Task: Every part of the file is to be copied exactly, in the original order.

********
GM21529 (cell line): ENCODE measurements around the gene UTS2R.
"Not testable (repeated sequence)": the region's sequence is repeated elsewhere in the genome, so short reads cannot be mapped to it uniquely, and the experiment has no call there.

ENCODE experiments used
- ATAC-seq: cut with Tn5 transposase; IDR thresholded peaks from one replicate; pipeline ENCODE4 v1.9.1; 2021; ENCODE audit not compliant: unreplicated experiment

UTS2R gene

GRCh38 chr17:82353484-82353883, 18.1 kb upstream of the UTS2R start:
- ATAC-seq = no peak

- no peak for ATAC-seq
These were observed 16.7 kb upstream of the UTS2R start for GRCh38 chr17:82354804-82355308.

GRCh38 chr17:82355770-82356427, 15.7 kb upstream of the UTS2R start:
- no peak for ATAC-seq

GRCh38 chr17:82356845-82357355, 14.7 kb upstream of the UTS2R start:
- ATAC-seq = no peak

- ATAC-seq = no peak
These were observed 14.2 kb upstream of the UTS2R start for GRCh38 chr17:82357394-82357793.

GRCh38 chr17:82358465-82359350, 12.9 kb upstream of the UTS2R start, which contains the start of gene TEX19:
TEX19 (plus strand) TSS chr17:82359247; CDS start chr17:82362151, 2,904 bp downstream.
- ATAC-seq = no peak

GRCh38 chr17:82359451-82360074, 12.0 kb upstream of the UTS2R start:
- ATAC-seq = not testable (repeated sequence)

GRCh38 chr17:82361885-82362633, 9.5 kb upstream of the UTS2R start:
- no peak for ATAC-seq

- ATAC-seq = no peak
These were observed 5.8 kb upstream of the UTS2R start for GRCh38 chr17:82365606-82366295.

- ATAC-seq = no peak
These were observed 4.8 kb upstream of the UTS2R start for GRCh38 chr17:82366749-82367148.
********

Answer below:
GM21529 (cell line): ENCODE measurements around the gene UTS2R.
"Not testable (repeated sequence)": the region's sequence is repeated elsewhere in the genome, so short reads cannot be mapped to it uniquely, and the experiment has no call there.

ENCODE experiments used
- ATAC-seq: cut with Tn5 transposase; IDR thresholded peaks from one replicate; pipeline ENCODE4 v1.9.1; 2021; ENCODE audit not compliant: unreplicated experiment

UTS2R gene

GRCh38 chr17:82353484-82353883, 18.1 kb upstream of the UTS2R start:
- ATAC-seq = no peak

- no peak for ATAC-seq
These were observed 16.7 kb upstream of the UTS2R start for GRCh38 chr17:82354804-82355308.

GRCh38 chr17:82355770-82356427, 15.7 kb upstream of the UTS2R start:
- no peak for ATAC-seq

GRCh38 chr17:82356845-82357355, 14.7 kb upstream of the UTS2R start:
- ATAC-seq = no peak

- ATAC-seq = no peak
These were observed 14.2 kb upstream of the UTS2R start for GRCh38 chr17:82357394-82357793.

GRCh38 chr17:82358465-82359350, 12.9 kb upstream of the UTS2R start, which contains the start of gene TEX19:
TEX19 (plus strand) TSS chr17:82359247; CDS start chr17:82362151, 2,904 bp downstream.
- ATAC-seq = no peak

GRCh38 chr17:82359451-82360074, 12.0 kb upstream of the UTS2R start:
- ATAC-seq = not testable (repeated sequence)

GRCh38 chr17:82361885-82362633, 9.5 kb upstream of the UTS2R start:
- no peak for ATAC-seq

- ATAC-seq = no peak
These were observed 5.8 kb upstream of the UTS2R start for GRCh38 chr17:82365606-82366295.

- ATAC-seq = no peak
These were observed 4.8 kb upstream of the UTS2R start for GRCh38 chr17:82366749-82367148.